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Re: AW: footings look too big

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On Nov 4, 2007, at 11:27 AM, alfred mueller wrote:

 I haven't heard yet, that something is too small.
I have. I've also heard that it's too large, too expensive, too fancy, too theoretical, not theoretical enough, too complicated, too simple-minded, too many bolts, not enough bolts, over-welded, under- welded, too heavy, not heavy enough, and not the way we do things.

We are also doing site management and there are always workers, who think, they know better, how or when to do something (I give an ear to their opinion and if they have a good idea, I care about it), but most of the time, I have to realize, that they only have a lack of information or of theoretical background.
That's because they're human. Unless you've only been in the engineering business a very short time, your clients or your supervision has probably said the same thing about you. It's certainly been that way with me. And if someone's reasoning or his viewpoint is faulty I try to explain so he won't make the same mistake again.

And it`s getting boring, when you have to explain your work every day to somebody, who don't understand even the basics of what you are doing.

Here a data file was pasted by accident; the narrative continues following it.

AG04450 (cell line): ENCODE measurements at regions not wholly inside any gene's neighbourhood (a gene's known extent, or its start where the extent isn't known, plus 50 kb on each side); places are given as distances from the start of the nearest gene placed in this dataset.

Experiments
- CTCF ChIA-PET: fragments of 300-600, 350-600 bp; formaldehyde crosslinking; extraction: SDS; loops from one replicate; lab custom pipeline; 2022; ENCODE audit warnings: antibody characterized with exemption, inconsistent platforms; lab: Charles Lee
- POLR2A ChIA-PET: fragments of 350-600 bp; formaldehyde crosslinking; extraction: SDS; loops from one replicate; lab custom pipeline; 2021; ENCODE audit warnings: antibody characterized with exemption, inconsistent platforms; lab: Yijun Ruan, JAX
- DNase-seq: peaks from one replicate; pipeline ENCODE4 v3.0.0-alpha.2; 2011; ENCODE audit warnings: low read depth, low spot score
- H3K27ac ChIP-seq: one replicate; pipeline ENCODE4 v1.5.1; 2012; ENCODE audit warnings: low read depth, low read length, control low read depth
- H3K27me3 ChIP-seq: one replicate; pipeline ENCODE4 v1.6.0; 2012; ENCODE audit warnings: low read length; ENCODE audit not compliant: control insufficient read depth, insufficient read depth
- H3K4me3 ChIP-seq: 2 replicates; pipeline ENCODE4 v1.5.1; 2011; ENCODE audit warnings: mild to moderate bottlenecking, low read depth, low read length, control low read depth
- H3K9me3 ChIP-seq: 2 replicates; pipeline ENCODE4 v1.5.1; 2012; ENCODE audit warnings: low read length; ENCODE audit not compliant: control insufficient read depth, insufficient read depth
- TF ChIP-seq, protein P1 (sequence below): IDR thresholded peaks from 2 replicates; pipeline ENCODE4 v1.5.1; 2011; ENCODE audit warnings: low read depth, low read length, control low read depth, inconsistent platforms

I have always felt very strongly that anyone who can't explain simply and clearly what he's doing may very well not know what he's doing. It doesn't mean you have to go into theoretical mechanics every time someone tells you the footings look big--all you need is a simple physical explanation. If the guy doesn't understand the answer, at least you tried.

Nobody wants to tell an emergency doctor, how to do his work, and nobody asks, why he is doing something the way, he does it (maybe in case, that somebody died during his work). Only in our Job, people think, they know better.
Big difference between asking questions or making comments and telling someone how to do his work. I always ask questions of doctors, but I don't tell them how to operate or what to prescribe. I may flatter myself, but I think they're glad I'm taking an interest. Same way in my job--if a guy thinks I've specified too much weld and asks me about it, I tell him what I know. If he thinks he knows better, I get him to tell me what he knows and I make my judgment on that basis, but I don't let it turn into a pissing match.


Christopher Wright P.E. |"They couldn't hit an elephant at
chrisw(--nospam--at)skypoint.com   | this distance" (last words of Gen.
.......................................| John Sedgwick, Spotsylvania 1864)
http://www.skypoint.com/~chrisw/



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